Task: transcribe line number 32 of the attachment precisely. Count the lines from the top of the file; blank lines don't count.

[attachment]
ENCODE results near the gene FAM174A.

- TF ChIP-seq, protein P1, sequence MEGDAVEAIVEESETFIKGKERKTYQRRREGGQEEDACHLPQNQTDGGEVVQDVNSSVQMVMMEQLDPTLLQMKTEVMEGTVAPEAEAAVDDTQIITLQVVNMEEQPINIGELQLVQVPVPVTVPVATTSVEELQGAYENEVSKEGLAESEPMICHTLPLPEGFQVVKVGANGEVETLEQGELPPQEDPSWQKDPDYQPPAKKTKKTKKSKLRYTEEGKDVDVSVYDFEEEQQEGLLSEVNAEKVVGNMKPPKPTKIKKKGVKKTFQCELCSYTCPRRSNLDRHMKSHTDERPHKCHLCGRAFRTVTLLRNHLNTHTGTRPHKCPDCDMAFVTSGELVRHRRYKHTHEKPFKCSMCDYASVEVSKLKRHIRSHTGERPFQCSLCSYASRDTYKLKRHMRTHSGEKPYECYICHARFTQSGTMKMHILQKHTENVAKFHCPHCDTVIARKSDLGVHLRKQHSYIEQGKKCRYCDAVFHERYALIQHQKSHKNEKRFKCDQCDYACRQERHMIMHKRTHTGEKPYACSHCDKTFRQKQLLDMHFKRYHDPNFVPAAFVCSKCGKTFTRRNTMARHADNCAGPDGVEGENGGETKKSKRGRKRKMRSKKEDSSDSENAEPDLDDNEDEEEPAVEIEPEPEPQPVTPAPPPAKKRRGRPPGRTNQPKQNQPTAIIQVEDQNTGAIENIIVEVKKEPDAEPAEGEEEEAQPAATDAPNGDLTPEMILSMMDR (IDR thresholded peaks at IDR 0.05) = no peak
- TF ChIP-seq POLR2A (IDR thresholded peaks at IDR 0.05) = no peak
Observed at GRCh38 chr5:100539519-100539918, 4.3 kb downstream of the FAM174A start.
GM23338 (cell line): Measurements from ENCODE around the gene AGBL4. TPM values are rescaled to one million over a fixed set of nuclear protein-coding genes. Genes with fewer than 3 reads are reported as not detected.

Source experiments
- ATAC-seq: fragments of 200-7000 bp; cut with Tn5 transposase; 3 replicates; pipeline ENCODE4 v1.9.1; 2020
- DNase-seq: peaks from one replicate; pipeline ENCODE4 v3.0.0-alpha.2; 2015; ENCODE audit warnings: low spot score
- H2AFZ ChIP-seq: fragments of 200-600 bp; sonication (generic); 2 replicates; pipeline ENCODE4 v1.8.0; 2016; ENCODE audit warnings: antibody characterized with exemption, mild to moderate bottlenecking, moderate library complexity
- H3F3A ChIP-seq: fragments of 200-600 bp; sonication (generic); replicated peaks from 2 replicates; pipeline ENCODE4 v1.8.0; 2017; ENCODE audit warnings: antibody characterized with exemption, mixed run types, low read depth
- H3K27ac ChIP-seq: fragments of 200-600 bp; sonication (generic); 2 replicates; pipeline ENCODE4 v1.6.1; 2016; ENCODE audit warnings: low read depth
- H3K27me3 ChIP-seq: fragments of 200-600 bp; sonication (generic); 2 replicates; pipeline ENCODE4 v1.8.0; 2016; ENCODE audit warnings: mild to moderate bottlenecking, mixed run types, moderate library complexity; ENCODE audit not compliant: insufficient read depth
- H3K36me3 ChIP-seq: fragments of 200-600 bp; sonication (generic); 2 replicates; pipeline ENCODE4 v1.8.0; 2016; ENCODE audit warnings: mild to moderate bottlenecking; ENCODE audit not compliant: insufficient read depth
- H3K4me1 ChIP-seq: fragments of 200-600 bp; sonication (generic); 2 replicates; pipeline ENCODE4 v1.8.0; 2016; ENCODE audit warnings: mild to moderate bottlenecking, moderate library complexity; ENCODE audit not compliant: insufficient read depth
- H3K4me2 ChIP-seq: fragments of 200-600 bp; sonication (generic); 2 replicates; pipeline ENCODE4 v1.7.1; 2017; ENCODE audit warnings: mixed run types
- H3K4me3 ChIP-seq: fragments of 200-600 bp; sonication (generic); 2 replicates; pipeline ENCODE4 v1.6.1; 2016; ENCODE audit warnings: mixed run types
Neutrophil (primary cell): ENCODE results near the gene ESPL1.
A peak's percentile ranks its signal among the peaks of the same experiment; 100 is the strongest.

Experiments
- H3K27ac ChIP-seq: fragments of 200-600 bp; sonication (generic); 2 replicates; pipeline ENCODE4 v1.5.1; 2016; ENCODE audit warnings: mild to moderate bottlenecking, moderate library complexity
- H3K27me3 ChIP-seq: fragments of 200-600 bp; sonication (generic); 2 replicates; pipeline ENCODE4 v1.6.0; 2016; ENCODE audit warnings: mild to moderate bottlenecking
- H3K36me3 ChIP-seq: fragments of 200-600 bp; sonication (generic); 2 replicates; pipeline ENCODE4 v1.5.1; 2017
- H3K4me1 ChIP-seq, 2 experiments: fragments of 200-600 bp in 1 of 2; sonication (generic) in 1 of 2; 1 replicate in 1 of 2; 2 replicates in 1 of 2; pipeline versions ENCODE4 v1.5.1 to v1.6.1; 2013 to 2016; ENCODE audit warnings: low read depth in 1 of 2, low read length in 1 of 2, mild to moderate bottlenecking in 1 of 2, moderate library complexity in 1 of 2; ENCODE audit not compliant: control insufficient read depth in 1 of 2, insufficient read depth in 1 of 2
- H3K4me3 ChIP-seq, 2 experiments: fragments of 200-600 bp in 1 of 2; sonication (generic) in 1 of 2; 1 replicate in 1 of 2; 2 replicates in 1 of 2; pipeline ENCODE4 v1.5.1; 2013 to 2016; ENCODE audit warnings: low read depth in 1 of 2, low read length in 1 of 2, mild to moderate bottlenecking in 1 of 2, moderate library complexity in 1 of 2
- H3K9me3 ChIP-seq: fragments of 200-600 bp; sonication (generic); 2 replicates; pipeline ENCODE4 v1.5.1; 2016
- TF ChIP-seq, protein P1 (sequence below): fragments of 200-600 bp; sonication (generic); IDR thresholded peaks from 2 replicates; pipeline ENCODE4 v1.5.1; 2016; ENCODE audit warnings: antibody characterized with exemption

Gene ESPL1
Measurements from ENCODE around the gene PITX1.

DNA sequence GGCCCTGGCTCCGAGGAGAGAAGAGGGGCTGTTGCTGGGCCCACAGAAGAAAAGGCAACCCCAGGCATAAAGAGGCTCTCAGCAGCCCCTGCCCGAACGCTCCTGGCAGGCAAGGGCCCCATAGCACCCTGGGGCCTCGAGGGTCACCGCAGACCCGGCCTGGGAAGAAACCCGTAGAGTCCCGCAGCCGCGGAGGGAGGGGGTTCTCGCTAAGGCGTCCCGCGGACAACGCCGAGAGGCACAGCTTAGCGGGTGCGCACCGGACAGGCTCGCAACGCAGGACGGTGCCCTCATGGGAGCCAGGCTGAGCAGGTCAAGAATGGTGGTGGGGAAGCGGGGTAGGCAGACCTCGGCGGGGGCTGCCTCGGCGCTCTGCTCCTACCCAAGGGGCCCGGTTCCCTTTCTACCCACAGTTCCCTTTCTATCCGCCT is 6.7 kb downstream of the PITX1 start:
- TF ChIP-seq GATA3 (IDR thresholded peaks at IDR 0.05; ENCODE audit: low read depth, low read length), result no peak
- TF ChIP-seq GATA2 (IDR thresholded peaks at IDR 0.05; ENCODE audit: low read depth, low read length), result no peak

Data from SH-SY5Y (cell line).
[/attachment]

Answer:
Data from SH-SY5Y (cell line).